Friday, 6 September 2019

Ceisteanna (84, 85)

Seán Fleming

Ceist:

84. Deputy Sean Fleming asked the Minister for Finance the number of bankruptcies initiated by the Revenue Commissioners; the number of adjudications in each of the years 2015 to 2018 and to date in 2019; the combined tax debts in respect of such bankruptcies in each year; the amount subsequently recovered in each period; and if he will make a statement on the matter. [35177/19]

Amharc ar fhreagra

Seán Fleming

Ceist:

85. Deputy Sean Fleming asked the Minister for Finance the number of cases following on from bankruptcies initiated by the Revenue Commissioners in which a person or a family lost their home in each of the years 2015 to 2018 and to date in 2019; and if he will make a statement on the matter. [35178/19]

Amharc ar fhreagra

Freagraí scríofa (Ceist ar Finance)

I propose to take Questions Nos. 84 and 85 together.

I am advised by Revenue that its clear preference is to engage with taxpayers experiencing tax payment difficulties and to agree mutually acceptable solutions rather than deploying debt collection/enforcement sanctions to secure payment of outstanding liabilities. In general, Revenue petitions for bankruptcy to the High-Court as a last resort, where all other avenues of enforcement have been exhausted.

The court process generally allows time for the parties to come to an arrangement. However, where this is not possible, the High-Court will proceed with the bankruptcy adjudication. Once debtors are adjudicated bankrupt, their assets, which may include a family home, vest with the Official Assignee, which is a function of the Insolvency Service of Ireland. Once a person is adjudicated as bankrupt, Revenue is legally obliged to accept its share of any asset distribution in accordance with its status as a preferential creditor.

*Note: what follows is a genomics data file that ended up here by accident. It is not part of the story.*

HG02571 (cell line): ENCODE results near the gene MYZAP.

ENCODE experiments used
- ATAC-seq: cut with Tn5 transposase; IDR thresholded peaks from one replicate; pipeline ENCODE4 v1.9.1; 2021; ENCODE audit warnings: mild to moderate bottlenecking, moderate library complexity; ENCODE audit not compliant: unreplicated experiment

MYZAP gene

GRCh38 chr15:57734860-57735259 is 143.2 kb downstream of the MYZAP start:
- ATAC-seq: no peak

While Revenue would be aware of a bankrupt’s assets from its own debt collection/enforcement action (pre-bankruptcy), it has no authority to instruct the Official Assignee on the sale of any assets, including the family home. Therefore, the Deputy’s Question regarding the loss of family homes in Revenue-initiated bankruptcy cases is a matter for my colleague the Minister for Justice and Equality.

The following table sets out the number of bankruptcies initiated by Revenue, the number of adjudications, the combined tax debts involved, and the amount recovered in the period 2015 to date. It should be noted that cases can take several years to progress through the Courts and an adjudication or recovered tax debt in one year is likely to relate to a bankruptcy petition from an earlier year.

Year

2015

2016

2017

2018

2019   YTD

Bankruptcies Initiated by Revenue

19

13

20

21

4

Bankruptcy Adjudications 

11

8

22

6

3

Combined Adjudicated Tax Debt

€6.2m

€9.2m

€13.9m

€2.7m

€0.5m

*Recovered Tax Debt from the Official Assignee

€0.02m

€0.48m

€0.24m

€0.24m

€0.97m

*Includes both Revenue initiated cases and Non-Revenue initiated cases as a breakdown between both sub-sets is not readily available from the Official Assignee.